Curry originally thought the character was merely a laboratory doctor dressed in a white lab coat. However, at the suggestion of director Jim Sharman, the character evolved into the diabolical mad scientist and transvestite with an upper-class Belgravia accent. That character carried over to the film “The Rocky Horror Picture Show” and made Curry a household name and gave him a cult following. He continued to play the character in London, Los Angeles, and New York City until 1975.

Shortly after the end of the “Rocky Horror Show” run on Broadway, Curry returned to the stage with Tom Stoppard’s “Travesties”, which ran in London and New York from 1975 to 1976. That play was a Broadway hit winning two Tony Awards: Best Performance by an Actor for John Wood, and Best Comedy for the play. “Travesties” also won the New York Drama Critics Circle Award for Best Play, and Curry’s performance as the famous dadaist Tristan Tzara received good reviews.

In 2004, Tim Curry began his role of King Arthur in Eric Idle’s “Spamalot” in Chicago. The show successfully moved to Broadway in February 2005. The play brought Curry a third Tony nomination, again for Best Performance by a Leading Actor in a Musical. Curry reprised this role in London’s West End at the Palace Theater, where “Spamalot” opened on October 16, 2006. He was nominated for a Laurence Olivier Award as the Best Actor in a Musical for the role, and also won the Theatergoers’ Choice Award as Best Actor in a Musical.

One of Tim Curry’s best-known television roles (and best-known roles overall) is as Pennywise the Clown in the 1990 horror miniseries “Steven King’s It”. Aside from one “Fangoria” interview in 1990, Curry never publicly acknowledged his involvement in “It” until an interview with Moviefone in 2015, where he called the role of Pennywise “a wonderful part”.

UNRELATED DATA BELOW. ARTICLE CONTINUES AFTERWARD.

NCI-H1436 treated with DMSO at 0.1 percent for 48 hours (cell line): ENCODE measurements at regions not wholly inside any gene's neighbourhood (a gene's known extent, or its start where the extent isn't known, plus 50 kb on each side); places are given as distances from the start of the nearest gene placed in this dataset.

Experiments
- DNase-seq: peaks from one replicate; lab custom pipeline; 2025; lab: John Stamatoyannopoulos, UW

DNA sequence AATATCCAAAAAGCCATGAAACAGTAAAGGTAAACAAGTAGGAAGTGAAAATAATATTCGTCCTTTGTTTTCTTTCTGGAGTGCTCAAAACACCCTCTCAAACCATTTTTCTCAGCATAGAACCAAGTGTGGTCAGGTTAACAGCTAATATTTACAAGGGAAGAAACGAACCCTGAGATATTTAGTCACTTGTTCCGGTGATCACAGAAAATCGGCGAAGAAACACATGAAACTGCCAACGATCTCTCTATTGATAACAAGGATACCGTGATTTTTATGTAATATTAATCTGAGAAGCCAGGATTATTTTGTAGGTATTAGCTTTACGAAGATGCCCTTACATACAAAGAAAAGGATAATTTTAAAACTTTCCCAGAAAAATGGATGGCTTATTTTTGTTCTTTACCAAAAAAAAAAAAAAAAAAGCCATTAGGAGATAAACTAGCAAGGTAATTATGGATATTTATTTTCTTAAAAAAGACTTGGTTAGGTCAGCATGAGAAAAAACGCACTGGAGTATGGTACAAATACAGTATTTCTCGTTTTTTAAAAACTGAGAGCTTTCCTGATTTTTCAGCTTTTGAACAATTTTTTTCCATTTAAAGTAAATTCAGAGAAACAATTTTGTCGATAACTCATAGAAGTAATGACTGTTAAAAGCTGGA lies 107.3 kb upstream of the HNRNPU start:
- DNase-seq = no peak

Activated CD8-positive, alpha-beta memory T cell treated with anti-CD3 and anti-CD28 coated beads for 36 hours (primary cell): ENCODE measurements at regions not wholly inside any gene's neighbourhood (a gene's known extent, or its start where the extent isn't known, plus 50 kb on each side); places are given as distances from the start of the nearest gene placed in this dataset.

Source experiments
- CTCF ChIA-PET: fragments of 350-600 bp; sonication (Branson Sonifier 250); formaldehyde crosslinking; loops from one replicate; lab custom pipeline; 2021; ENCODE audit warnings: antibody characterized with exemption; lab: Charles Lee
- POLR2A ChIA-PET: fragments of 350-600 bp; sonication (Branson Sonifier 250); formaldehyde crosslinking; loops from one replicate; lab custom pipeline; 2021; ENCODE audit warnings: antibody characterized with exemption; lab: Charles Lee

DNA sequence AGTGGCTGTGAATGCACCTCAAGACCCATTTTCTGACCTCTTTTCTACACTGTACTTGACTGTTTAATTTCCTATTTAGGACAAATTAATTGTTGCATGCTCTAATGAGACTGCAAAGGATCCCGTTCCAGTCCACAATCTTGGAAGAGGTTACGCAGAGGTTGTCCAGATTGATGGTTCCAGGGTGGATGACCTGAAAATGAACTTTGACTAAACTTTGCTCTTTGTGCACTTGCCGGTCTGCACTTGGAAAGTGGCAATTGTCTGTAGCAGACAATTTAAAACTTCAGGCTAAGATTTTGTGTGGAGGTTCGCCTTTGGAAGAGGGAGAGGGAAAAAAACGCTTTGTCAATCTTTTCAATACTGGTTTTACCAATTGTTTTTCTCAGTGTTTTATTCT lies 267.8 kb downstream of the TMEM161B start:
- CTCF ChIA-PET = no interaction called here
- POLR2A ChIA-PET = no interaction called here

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A Year: Day to Day Men: 9th of April, Solar Year 2018

A Giant Among Men

On April 9, 1928, the play “Diamond Lil”, written by and starring Mae West, opened in New York City.

Mae West began writing began writing her risqué plays using the pen name Jane Mast. Her first starring role on Broadway was in a 1926 play she entitled “Sex”, which she wrote, produced, and directed. Although conservative critics panned the show, ticket sales were strong. The production did not go over well with city officials, who had received complaints from some religious groups, and the theater was raided. Mae West was arrested along with the rest of the cast. She was taken to the Jefferson Market Court House, where she was prosecuted on morals charges, and on April 19, 1927, was sentenced to 10 days for “corrupting the morals of youth”.

Though Mae West could have paid a fine and been left off, she chose the jail sentence for the publicity it would garner. While incarcerated on Welfare Island, she dined with the warden and his wife. She told reporters that she had worn her silk panties while serving time, in lieu of the ‘burlap’ the other girls had to wear. West got good milage from this jail stint. She served eight days with two days off for “good behavior”. Media attention surrounding the incident enhanced her career, by crowning her the darling “bad girl” who “had climbed the ladder of success wrong by wrong”